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Throughout the years the Pittsburgh Pirates have surely had their fair share of quality starting pitchers but having more than one top of the rotation level pitcher at the same time is a feat that has proved difficult since the introduction of free agency. Today, we’ll take a look at the closest the Pirates have come to putting it together and the success of the club the duos helped create.

1991 – Doug Drabek and John Smiley

John Smiley was a crafty left-handed pitcher who was, unlike many we will discuss, a homegrown talent. Making his debut in 1986, John didn’t really get his footing until his 13-win season in 1988 as a starting pitcher. You still wouldn’t confuse him with a top end starter, but he was starting to show the tools and, more importantly, the potential. 

Doug Drabek made his MLB debut for the Yankees in 1986 and was traded that off-season in exchange for centerpiece Rick Rhoden. Drabek’s best season was 1990 where he won 22 games and the Cy Young award, but the two would put it all together in 1991 when Smiley won 20 games and Doug 15. Despite the win totals, Doug still outpaced John with a 2.76 ERA compared to Smiley’s 3.08. The tandem didn’t last as Smiley was traded to Minnesota in an almost pure salary dump, but for two summers, they were one of the most feared combos in the game and led the Pirates to 2 of their 3 early 90s division championships.

2013 – AJ Burnett and Francisco Liriano

Two solid starters. That’s what they were really. Neither were ever stellar in their careers but each had tasted greatness in small doses for other organizations. By far, Liriano had the better season in 2013 but AJ was the attitude, he set the tone that the whole team played off of and together they paced the NL Central along with rookie Gerrit Cole. Liriano put up 16 wins and a 3.02 ERA while AJ suffered from little run support posting only 10 wins and a 3.30 ERA. Together they were a lefty-righty one-two punch few were equipped to handle. Couple in a power pitching youngster looking up to AJ named Gerrit and it was a recipe for success. One that started building the foundation in 2012 before arguably the most epic collapse at the end of a season we’ve seen in these parts. 

Both of these pitchers struggled mightily prior to being moved to Pittsburgh via trade and free agency, and both finding their legs gave immediate credence to Ray Searage being a reclamation specialist and Neal Huntington being an expert at identifying players primed for a rebound. It could be argued these two pitchers are more responsible for the management team under Neal surviving until the end of the decade than anyone.

2015 – Francisco Liriano and Gerrit Cole

The Pirates won 98 games in 2015, and pitching led the way. AJ Burnett had just left via free agency in 2014 for Philadelphia in an effort to play closer to where his family lived, and of course if everyone is honest, to cash in on the success he forged in Pittsburgh. But he lost 18 games for the Phillies and they declined to bring him back after the season leaving the door open for Batman to make a return to Pittsburgh which he promptly dubbed his final season. He was an important piece but Frankie and Gerrit were now the stars, especially Cole who showed everyone exactly why he was the number 1 pick. He won 19 games with a 2.60 ERA and dominated even more than the numbers showed. Liriano was fading a bit but still pulled together a 12-win season with a 3.38 ERA.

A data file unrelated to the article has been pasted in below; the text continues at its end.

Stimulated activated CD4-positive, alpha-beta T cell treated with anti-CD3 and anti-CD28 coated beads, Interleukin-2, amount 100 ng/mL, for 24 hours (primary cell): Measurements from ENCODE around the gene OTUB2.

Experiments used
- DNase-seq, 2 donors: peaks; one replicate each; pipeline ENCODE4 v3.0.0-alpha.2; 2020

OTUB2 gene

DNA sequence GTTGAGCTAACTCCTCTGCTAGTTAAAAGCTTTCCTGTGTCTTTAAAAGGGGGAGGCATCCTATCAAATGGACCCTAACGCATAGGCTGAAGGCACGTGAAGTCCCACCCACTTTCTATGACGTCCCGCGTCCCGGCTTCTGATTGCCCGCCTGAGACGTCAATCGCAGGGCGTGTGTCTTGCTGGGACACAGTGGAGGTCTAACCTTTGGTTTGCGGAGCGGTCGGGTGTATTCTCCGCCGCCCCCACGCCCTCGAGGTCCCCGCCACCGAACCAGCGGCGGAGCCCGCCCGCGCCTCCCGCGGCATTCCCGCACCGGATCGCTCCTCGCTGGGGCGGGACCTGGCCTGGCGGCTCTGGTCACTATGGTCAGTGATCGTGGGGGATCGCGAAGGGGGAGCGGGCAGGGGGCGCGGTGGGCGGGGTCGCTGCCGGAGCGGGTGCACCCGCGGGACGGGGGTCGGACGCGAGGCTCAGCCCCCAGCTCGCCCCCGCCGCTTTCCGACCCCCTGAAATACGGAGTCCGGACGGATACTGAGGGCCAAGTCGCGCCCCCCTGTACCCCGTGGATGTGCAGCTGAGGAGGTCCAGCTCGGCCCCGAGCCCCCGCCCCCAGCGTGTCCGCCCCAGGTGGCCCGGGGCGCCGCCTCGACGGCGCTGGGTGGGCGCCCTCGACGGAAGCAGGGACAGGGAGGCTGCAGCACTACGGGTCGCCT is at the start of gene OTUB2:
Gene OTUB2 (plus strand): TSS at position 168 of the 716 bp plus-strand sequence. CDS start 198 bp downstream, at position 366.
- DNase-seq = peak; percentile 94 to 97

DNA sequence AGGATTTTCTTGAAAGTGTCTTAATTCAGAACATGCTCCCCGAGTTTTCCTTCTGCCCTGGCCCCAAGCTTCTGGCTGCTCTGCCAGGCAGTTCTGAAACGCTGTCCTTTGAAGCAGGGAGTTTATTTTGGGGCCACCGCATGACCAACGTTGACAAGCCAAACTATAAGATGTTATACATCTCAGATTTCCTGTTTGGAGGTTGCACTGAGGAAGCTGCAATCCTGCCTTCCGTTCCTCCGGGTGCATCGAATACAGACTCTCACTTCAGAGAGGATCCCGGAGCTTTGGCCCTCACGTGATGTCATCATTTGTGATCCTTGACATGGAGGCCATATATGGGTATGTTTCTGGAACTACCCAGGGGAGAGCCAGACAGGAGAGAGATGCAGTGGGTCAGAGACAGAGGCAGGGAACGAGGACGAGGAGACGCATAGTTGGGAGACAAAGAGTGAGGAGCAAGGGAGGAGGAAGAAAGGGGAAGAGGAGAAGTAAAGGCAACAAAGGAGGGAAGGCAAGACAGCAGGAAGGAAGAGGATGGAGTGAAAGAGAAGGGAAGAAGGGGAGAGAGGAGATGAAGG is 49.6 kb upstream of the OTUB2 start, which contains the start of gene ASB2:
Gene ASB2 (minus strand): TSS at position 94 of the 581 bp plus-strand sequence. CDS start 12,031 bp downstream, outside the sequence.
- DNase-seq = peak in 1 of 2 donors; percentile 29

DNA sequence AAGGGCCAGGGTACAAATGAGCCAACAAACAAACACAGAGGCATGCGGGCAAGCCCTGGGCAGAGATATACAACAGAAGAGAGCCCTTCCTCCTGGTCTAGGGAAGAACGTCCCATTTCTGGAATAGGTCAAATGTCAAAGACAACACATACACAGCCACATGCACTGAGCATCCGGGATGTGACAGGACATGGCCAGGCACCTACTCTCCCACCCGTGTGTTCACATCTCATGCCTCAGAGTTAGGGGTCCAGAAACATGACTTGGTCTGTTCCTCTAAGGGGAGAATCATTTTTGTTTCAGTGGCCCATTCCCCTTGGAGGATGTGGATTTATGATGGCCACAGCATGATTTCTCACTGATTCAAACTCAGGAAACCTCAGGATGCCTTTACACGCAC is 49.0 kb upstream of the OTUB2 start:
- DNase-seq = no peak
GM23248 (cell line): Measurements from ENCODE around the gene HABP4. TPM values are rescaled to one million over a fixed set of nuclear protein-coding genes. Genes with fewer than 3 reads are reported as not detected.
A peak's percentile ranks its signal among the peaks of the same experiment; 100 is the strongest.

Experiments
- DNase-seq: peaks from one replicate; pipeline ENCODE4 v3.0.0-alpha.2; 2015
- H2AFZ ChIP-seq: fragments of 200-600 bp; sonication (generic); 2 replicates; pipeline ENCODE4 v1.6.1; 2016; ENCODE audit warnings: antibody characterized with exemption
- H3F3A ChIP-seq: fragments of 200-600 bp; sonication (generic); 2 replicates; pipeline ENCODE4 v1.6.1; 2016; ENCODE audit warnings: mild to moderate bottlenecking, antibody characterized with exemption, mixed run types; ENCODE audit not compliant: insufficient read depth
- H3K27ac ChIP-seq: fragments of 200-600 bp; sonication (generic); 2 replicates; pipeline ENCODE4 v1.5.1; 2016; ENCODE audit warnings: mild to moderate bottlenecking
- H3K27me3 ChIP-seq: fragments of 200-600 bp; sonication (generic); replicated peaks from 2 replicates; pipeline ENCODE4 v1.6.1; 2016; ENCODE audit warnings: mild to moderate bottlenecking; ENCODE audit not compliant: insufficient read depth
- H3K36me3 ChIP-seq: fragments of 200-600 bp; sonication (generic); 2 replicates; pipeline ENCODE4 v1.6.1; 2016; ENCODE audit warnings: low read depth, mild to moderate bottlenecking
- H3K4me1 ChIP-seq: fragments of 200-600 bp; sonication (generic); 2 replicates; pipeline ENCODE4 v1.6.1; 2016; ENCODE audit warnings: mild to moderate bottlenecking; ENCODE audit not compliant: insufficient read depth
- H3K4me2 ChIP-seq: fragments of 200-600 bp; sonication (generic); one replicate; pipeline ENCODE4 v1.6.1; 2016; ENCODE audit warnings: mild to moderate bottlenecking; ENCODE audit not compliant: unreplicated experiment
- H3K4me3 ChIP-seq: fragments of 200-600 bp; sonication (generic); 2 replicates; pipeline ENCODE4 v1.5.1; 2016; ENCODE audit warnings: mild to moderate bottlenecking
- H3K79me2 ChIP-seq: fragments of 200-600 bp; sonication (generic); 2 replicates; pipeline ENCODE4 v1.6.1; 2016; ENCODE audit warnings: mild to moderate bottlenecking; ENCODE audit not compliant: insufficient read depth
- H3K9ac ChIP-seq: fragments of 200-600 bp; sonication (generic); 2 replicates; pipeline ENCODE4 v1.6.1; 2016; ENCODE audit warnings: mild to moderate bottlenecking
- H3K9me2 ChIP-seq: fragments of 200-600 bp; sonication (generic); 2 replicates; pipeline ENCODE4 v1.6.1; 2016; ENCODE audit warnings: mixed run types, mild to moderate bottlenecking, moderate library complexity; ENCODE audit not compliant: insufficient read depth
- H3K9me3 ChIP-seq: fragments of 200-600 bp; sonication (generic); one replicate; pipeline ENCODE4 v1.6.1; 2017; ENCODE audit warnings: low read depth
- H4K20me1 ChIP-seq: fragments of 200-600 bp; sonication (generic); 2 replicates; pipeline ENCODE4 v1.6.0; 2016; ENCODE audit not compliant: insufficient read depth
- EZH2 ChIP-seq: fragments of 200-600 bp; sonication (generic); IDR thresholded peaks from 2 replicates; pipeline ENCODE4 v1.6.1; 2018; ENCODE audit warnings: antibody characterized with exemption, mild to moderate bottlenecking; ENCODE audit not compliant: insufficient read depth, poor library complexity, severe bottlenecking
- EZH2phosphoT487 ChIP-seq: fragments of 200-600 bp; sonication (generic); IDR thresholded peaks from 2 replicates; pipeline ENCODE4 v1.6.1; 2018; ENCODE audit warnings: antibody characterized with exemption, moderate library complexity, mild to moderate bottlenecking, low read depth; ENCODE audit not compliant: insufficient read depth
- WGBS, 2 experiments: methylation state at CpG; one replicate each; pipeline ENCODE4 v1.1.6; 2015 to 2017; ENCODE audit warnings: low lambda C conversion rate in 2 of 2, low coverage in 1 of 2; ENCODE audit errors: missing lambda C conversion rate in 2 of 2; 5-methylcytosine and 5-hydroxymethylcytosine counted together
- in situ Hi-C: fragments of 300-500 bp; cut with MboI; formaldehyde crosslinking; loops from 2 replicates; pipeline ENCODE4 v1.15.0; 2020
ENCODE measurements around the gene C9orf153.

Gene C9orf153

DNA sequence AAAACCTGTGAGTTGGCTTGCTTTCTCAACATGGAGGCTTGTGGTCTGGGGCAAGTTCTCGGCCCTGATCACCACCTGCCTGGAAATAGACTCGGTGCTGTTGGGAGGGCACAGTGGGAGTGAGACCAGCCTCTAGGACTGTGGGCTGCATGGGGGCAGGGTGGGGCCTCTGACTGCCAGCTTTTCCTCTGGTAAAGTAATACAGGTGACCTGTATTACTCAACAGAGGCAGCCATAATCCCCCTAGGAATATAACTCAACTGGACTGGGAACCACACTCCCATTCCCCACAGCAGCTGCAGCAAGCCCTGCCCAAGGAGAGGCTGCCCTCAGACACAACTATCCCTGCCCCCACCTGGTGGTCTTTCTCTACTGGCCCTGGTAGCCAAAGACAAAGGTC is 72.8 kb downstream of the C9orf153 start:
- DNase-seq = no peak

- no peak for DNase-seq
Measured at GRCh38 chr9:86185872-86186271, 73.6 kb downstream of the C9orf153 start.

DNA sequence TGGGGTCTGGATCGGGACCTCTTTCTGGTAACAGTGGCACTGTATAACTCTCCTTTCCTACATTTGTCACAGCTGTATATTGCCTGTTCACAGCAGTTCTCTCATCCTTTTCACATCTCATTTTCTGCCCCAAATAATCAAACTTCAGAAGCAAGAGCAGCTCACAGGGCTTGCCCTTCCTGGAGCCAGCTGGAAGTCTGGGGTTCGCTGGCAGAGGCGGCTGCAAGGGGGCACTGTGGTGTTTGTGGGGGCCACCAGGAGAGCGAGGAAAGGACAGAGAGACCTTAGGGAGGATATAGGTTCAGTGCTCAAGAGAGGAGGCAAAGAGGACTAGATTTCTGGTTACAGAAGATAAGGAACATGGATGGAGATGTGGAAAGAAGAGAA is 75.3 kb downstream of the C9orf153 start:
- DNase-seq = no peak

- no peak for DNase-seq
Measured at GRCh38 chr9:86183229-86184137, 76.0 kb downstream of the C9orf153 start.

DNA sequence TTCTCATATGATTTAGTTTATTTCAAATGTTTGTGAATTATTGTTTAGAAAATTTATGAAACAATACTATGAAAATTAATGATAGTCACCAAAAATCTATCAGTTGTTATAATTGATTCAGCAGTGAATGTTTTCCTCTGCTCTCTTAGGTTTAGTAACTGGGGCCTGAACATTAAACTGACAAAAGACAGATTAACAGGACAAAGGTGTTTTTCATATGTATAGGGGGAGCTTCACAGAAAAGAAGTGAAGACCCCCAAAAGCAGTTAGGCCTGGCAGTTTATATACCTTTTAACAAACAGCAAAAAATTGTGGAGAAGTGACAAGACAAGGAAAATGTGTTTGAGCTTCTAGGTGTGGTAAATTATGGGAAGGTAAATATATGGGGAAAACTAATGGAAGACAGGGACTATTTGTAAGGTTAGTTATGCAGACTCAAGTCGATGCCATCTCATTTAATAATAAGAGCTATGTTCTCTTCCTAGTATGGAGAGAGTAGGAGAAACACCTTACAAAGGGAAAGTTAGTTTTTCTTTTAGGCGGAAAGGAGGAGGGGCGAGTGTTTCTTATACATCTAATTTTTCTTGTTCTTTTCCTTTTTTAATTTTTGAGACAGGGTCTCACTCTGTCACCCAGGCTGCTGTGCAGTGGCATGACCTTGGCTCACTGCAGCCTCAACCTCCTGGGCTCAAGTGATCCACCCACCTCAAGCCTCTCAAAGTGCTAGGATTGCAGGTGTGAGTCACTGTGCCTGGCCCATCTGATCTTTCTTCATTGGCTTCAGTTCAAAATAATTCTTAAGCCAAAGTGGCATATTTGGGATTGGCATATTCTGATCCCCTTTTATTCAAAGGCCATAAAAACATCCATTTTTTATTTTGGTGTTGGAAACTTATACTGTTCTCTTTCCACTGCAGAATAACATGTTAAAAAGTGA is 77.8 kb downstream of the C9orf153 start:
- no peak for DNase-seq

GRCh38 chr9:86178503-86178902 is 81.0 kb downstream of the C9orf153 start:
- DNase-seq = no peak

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During this time period there have been some classic duos throughout the league like Kershaw and Greinke, Verlander and Scherzer, Verlander and Cole, Scherzer and Strasberg. The Pirates have not been able to reach those heights and if the wild card games taught us anything it would be a good idea to have at least one. 

The near future doesn’t show a whole lot of moving pieces to create a duo like this, but the next time its possible would almost assuredly line up with Taillon returning and Mitch Keller entering his second full year hopefully on the upswing. This is probably the most tangible reason to target 2021 to see the next duo that could have immense impact. None of this means that 2020 can’t surprise us and have a couple guys emerge. It also doesn’t propose that Jameson will return at full speed and ready to recapture the form he was just starting to show prior to surgery.

The bottom line for the Pirates is really this simple, success for them and any baseball team is to have quality starting pitching lead the charge. That’s what history tells us, and that’s what common sense tells us. A small market team is hard pressed to get lucky and bring these types of talent in, Liriano and Burnett are not a typical occurrence in baseball. It's much more feasible to at least have one of them if not both be homegrown and the skillset is there for some of the current players to be in the mix, but someone would need to make a leap, a leap that reality wouldn’t dictate plausible. The options are right in front of the Pirates. First, they can wait and develop the players internally, if they miss on Keller or Taillon it’s a long trip to Priester. Next, they can sign someone, someone who is maybe a level below the top tier and hope for their career to emerge or takeoff here in Pittsburgh.

I can’t tell you when the Pirates will return to the playoffs, but rest assured when they do, there will be a dynamic duo leading the way. Who might they be?

Follow Gary on Twitter: @garymo2007